3.) Where do you see Nora Swim going next? 
Things are pretty hectic right now. Its a learning process, but as of right now the website is being worked on, and the look- book shoot is planned to happen in MTL with my good friend Nat Carson as the photographer. Everything is a go for the big launch, which is happening May 21st online and pop- up at Shop Tilleul in Fredericton which I am SO excited for! Fredericton is very close to my heart, so it was easy for me to decide that is where I wanted to launch at my good friend Katie Boyce’s new store. Plus it goes live online the same day too!

4.) Where do you pull inspiration from?
I’ve always been a huge fan of swimwear. My friends always thought I was a bit crazy when I’d spend $120 on a bikini, but to me it was always worth it. Being born in Bermuda, I was naturally programmed to like warm weather. Throughout my undergrad, I saved all my (pennies) to make sure I could get down south with every chance I had. I pull inspiration from a lot of trends in textiles, fashion, and places like California, Bali, and the Mediterranean.

Inspiration is also taken from the movement where people are increasingly taking care of their health and their bodies. I think its great that people want to show off a little, and be proud of what they’ve accomplished. I also am constantly pulling inspiration from bloggers like Barefoot Blonde, WeWoreWhat, Cara Loren, and Emily Luciano. So many of the styles they post about can be transformed into swimwear.

5.) Describe your brand below in a few short sentences.
Nora Swimwear is all about making women feel and look good. Taking inspiration from beach culture and the beaches of Bali, California and the Mediterranean, Nora Swimwear is comfortable and can serve as statement pieces. Ultimately, Nora Swimwear’s aim is to connect women around the world in positivity and empowerment.

6.) What makes your swimwear brand different from others?
I think Nora Swimwear is different from other swimwear brands because it pulls many trends into one. The designs are fitted, comfortable, and are suitable for a wide range of body types. A portion of the profits will also be going to an organisation that provides micro loans to women in under- developed countries, which ties in with the meaning behind nora swimwear to empower other women.

Ashley Lemmon

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Feature Friday: Zafira Apparel

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Tie Jumpsuit - Sheana Canthan
Photographer: Sheana Canthan
Wrap - Sheana Canthan
Photographer: Sheana Canthan
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Photographer: Brent McCombs

How long have you been in the fashion industry?
I guess it depends what you would consider to be working in the fashion industry! I have been making and selling clothes for the past 8 years on and off, but really started my clothing line 4 years ago. And for the past year, I have been working for other companies in Toronto as well as growing my own brand.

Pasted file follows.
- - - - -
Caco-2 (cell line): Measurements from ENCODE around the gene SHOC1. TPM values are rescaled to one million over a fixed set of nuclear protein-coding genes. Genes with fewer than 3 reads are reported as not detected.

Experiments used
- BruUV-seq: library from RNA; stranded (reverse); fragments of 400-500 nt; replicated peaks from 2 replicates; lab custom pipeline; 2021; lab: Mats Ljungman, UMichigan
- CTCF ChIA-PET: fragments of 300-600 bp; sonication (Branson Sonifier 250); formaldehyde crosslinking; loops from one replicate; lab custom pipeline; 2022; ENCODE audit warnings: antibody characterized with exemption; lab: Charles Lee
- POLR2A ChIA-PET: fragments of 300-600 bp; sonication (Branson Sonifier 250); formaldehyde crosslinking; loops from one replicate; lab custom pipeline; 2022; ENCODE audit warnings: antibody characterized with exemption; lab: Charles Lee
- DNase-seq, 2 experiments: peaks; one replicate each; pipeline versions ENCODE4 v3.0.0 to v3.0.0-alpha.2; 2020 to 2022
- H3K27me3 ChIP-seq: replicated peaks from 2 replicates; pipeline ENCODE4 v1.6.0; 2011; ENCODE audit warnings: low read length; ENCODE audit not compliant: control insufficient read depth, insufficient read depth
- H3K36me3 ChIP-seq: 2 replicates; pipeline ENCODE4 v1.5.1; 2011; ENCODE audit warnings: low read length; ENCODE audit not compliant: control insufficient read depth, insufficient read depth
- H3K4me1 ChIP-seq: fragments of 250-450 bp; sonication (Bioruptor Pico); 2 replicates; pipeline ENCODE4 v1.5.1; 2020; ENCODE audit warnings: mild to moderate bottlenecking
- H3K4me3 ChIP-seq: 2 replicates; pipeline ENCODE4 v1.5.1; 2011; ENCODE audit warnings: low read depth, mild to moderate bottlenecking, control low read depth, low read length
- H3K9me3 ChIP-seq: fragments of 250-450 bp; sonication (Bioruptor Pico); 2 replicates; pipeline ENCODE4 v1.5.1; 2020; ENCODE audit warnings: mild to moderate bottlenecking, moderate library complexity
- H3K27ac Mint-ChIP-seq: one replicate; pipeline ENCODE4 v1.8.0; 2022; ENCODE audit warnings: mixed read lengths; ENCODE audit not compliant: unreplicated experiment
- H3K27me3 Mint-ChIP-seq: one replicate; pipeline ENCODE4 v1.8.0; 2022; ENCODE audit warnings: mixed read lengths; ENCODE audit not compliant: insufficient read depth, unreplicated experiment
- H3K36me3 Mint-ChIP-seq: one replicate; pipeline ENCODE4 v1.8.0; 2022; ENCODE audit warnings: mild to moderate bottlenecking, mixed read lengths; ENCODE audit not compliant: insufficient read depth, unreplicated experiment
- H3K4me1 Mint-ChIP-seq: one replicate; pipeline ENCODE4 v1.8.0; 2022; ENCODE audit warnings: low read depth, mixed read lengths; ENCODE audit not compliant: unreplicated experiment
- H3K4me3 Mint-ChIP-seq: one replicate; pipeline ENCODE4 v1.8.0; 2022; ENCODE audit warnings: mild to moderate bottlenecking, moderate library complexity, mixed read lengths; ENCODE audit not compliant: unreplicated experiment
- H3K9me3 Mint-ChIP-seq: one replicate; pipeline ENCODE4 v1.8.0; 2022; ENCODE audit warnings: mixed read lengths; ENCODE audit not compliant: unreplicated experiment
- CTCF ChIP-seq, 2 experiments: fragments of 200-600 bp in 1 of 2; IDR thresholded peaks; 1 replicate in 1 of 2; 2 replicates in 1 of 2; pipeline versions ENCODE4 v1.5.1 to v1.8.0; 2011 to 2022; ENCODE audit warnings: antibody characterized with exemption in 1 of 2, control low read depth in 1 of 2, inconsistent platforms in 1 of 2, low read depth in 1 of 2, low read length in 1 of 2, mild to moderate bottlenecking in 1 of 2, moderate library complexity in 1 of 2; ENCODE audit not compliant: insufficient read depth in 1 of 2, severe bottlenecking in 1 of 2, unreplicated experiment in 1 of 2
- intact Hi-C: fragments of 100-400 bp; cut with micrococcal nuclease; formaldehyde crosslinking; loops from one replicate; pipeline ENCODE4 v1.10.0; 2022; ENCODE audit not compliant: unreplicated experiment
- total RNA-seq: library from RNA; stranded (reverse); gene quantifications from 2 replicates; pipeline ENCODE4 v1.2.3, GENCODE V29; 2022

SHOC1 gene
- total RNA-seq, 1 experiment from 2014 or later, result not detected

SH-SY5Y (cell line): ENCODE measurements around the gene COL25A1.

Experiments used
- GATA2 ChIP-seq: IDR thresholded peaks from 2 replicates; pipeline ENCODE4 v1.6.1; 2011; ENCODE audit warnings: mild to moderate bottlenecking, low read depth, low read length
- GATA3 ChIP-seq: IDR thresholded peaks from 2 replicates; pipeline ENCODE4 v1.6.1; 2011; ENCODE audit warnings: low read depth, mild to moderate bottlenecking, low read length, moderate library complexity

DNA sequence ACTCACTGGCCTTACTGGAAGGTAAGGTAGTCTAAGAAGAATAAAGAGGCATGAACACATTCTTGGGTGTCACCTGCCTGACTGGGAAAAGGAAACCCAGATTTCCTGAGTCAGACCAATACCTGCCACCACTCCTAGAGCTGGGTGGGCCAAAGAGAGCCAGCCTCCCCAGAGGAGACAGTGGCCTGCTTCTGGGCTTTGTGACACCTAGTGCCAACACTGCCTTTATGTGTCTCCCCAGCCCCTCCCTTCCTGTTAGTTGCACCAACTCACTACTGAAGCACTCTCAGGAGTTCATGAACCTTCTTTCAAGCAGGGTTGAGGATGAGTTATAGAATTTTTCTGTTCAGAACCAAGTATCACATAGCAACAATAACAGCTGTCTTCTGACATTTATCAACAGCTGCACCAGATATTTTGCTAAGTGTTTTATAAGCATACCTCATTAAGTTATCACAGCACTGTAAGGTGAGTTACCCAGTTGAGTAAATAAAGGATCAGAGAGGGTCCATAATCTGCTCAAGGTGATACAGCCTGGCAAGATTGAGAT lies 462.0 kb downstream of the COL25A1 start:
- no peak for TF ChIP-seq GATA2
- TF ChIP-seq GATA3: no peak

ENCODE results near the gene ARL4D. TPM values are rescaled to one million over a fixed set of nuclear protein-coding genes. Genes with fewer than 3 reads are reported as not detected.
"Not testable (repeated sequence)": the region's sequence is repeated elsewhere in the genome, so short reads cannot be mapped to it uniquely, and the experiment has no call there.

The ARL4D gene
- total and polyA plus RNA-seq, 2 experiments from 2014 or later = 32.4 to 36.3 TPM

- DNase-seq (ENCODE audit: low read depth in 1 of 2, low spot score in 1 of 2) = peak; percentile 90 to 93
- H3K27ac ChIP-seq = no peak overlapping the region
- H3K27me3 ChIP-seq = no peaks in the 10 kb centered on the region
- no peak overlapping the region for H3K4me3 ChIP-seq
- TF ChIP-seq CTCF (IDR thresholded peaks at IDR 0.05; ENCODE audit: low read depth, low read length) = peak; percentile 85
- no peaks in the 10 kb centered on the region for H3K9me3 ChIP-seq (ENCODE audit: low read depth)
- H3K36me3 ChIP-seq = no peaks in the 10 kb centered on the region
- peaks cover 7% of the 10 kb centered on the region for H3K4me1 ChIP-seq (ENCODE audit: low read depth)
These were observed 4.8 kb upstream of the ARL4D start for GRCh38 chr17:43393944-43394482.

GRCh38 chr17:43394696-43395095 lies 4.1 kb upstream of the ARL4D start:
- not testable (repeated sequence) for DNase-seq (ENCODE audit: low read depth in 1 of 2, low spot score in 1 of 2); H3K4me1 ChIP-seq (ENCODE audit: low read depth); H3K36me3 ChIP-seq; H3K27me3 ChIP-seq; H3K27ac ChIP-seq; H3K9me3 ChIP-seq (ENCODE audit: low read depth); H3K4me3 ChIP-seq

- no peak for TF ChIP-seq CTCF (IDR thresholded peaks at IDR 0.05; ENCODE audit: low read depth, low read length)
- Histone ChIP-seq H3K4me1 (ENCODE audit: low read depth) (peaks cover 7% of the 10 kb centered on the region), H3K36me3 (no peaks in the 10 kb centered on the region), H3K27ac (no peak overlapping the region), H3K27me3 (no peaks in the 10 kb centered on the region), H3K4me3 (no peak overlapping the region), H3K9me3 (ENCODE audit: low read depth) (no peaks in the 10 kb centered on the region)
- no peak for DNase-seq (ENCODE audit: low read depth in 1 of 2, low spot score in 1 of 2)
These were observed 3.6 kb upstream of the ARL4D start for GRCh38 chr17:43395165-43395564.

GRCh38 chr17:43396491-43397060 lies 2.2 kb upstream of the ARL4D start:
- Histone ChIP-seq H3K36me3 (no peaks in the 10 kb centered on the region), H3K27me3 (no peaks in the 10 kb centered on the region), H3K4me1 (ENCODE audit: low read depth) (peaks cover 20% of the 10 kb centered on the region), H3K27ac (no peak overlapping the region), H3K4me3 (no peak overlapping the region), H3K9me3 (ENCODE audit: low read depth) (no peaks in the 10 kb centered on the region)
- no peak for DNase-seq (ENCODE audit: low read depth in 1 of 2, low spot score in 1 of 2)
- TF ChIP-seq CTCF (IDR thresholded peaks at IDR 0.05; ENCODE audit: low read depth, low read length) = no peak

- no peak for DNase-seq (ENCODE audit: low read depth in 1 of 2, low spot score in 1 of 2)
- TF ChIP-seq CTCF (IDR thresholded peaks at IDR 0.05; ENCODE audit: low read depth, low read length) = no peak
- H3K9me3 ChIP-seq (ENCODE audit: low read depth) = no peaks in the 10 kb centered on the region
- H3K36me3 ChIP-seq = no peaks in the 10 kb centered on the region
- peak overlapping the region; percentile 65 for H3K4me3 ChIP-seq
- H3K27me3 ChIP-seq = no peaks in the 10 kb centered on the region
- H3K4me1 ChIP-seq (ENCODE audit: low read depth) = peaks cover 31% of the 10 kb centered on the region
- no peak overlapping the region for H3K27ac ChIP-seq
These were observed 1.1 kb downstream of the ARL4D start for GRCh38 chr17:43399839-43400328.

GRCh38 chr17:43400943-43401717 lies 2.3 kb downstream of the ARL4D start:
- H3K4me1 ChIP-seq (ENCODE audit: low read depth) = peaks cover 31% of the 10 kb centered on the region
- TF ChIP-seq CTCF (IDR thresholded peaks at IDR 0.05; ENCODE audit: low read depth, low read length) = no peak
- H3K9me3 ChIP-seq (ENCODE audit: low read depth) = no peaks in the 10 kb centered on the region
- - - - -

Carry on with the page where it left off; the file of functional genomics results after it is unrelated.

What is your favorite garment to make? (romper, dress, skirt, crop
top?)
I love creating anything! I still make most of my own samples, so the entire process is fun to me for any new garment I design. If we are talking the actual sewing aspect than the simpler the garment the better! Sewing is so time consuming, but in the sample phase it’s enjoyable.

What is your favorite fabric to work with and why?
I love working with natural fibers, especially cotton because it’s so easy to work with. I have been a lot more experimental with knits though as of recent which has opened up a lot more options with designs.

Where are you located now?
I am currently located living and working in downtown Toronto.

Who is your target market/Zafira girl?
The “Zafira Woman” is a city dwelling 22-35yr old seeking consciously made garments made in exclusive runs. Although I say 22-35, my customers are of all ages! Anyone looking for a unique, comfortable, practical and easy to wear piece. My favorite thing is to create wearable pieces that are versatile.

Where do you see yourself in the next five years?
I have no idea! I used to be scared to not have a bit of a plan in place, but I think i’m in a great place right now and I am excited to see what is to come. Besides Zafira, I am currently a full time designer at Nuvango (www.nuvango.com<http://www.nuvango.com>). They are a vertically integrated fashion and tech company located in Toronto. Their concept is working directly with artists from around the world and putting artwork on fashion and accessories. I am fortunate enough to have a hand in creating the garments and choosing the artwork that we use. I have no idea where this road will take me and I’m not scared about it! Everyday is exciting, it is totally a dream job. With Zafira I can still explore designs, be creative on my own and be my own boss and with Nuvango I get to work with an incredible team on a project that I never saw on my path, but here I am!

What is your most favorite garment that you ever made?
It would be a toss up between my Tie Jumpsuit (which is my best seller) and the Garden Gown from SS’14. My jumpsuit is comfortable, sexy and versatile and the Garden Gown is printed, dramatic and fun.

As a fashion designer, what is your greatest strength and weakness?
My greatest weakness would probably be procrastination and my greatest strength would probably be my perseverance to carry on even when I am faced with many challenges as a fashionpreneur and as a fashion designer in a highly competitive industry.